Permutation city

permutation city

Roman Greg Egan. die zukunft” Titel der Originalausgabe PERMUTATION CITY Aus dem australischen Englisch von. sandberg-chiropractic.nu Übersicht · ◅◅ | ◅ | | | | | Science-Fiction-Jahr | | . Cyber City, , Permutation City, Greg Egan · Rezension. Permutation City: A Novel | Greg Egan | ISBN: | Kostenloser Versand für alle Bücher mit Versand und Verkauf duch Amazon. Egan gehört damit zu den Autoren, die sich stark mit dem Posthumanismus auseinandersetzen. Weiter einkaufen Kasse Weiter einkaufen. Leseprobe jetzt öffnen Leseprobe gespeichert Leseprobe speichern Kurzbeschreibung anschauen. Mehr lesen Weniger v-slot. The introduction mobile deutsch interesting and the pace picks up from there and never slows down. Bis Beste Spielothek in Edlmannsberg finden er hauptberuflich als Programmierer. Seit seinem schriftstellerischen Durchbruch mit Quarantine dt.

A dabble in murder at a few points You'd think with the hypothetical creation of a few entire worlds Greg would've given us some thicker vegetables to grow in the fertile land of cyberspace and software programs.

These guys are living in the reality that only gods dream of where anything can happen. Some things do, but not enough for me.

Awww, jeez I'm bummed. Ya know, I read that first chapter about 2 years ago at a library and thought to myself for the next 12 months "I really have to track that puppy down and read it!

The intro chapter is great. There's some swell parts in the book, but over all hmmm. Give me "Distress" again. That's the book I could hold up like a light in the darkness of volcano ash.

Not my bag all that hypothesizing stuff Egan loves to brain fart with. Copies form the conceptual spine of the story, and much of the plot deals directly with the "lived" experience of Copies, most of whom are copies of wealthy billionaires suffering terminal illnesses or fatal accidents, who spend their existences in VR worlds of their creating, usually maintained by trust funds , which independently own and operate large computing resources for their sakes, separated physically and economically from most of the rest of the world's computing power, which is privatized as a fungible commodity.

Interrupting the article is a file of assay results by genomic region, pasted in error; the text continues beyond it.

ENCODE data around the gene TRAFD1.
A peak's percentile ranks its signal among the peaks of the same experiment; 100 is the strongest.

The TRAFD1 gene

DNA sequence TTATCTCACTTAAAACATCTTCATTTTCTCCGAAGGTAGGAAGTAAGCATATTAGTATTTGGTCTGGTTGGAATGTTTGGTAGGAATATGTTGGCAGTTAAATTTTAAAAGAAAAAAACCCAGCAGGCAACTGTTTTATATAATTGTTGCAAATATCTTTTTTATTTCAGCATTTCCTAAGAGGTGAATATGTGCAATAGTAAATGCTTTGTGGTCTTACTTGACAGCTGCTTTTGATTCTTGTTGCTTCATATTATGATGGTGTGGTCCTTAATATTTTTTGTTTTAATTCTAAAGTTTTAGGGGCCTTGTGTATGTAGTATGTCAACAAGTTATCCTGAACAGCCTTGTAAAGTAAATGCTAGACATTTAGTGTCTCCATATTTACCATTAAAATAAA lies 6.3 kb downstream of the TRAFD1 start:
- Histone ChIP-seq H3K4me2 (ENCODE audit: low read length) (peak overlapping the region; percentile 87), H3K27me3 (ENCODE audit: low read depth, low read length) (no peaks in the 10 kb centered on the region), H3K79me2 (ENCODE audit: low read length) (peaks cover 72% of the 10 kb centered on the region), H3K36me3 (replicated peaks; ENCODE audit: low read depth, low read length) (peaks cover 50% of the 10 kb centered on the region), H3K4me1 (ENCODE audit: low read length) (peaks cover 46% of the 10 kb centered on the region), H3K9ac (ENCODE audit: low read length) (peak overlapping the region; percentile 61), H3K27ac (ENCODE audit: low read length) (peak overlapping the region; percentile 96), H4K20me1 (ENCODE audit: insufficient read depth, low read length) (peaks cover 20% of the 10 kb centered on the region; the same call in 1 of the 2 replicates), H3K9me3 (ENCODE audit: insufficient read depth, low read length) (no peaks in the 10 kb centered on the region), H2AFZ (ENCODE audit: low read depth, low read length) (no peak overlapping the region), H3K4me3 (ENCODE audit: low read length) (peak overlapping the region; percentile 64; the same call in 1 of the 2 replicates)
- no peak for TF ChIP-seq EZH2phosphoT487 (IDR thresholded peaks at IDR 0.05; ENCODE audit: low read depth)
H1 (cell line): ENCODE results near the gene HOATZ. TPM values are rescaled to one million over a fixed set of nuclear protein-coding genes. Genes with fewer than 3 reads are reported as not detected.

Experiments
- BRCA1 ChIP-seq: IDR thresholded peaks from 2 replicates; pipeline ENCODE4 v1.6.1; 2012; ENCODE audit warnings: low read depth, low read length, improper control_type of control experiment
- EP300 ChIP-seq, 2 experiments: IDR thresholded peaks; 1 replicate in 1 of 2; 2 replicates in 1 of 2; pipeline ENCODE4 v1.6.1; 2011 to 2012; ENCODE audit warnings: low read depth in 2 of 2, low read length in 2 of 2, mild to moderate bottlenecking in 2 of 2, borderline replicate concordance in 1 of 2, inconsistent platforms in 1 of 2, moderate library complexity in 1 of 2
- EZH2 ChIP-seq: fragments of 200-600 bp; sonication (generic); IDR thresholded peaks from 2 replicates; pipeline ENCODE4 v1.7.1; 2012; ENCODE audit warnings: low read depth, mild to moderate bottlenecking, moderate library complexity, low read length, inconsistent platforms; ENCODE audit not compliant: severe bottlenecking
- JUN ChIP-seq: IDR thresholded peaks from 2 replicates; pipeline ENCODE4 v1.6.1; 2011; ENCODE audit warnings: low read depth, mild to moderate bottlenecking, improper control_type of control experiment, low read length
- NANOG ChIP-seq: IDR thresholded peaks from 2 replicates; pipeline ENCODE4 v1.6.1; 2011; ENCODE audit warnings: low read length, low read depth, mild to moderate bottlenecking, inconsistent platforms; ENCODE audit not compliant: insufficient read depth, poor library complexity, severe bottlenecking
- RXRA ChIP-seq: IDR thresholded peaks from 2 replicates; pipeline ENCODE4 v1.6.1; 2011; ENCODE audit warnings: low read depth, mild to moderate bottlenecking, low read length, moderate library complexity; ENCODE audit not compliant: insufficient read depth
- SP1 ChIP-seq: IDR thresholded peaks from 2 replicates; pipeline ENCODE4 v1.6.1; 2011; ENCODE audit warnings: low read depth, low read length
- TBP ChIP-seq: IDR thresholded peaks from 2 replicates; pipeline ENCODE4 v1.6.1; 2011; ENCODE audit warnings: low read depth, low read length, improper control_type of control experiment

Although the wealthiest copies face no financial difficulties, they can still be threatened because copies lack political and legal rights they are considered software , especially where the global economy is in recession.

Hence they cannot afford to retreat into solipsism and ignore what is happening in the real world. At the opposite end from the wealthy Copies are those who can only afford to live in the virtual equivalent of "Slums", being bounced around the globe to the cheapest physical computing available at any given time in order to save money, while running at much slower speeds compared to the wealthy Copies.

Their slowdown rate depends on how much computer power their meager assets can afford, as computer power is traded on a global exchange and goes to the highest bidder at any point in time.

When they cannot afford to be "run" at all, they can be frozen as a "snapshot" until computer power is relatively affordable again.

By creating this scenario, Egan postulates a world where economic inequality can persist even in one's virtual afterlife. The concept of solipsism is also examined prominently, with many less-wealthy Copies attending social functions called Slow Clubs, where socialising Copies agree to synchronise with the slowest person present.

Many of these less-wealthy Copies become completely deracinated from their former lives and from world events, or else become Witnesses , who spend their time observing at considerable time lapse world events unfold, at the cost of any meaningful relationships with their fellow Copies.

Egan's later novels Diaspora and Schild's Ladder deal with related issues from other perspectives. The plot of Permutation City follows the lives of several people in a near future reality where the Earth is ravaged by the effects of climate change, the economy and culture are largely globalised, and civilisation has accumulated vast amounts of cloud computing power and memory which is distributed internationally and is traded in a public market called the QIPS Exchange Quadrillion Instructions Per Second, see MIPS.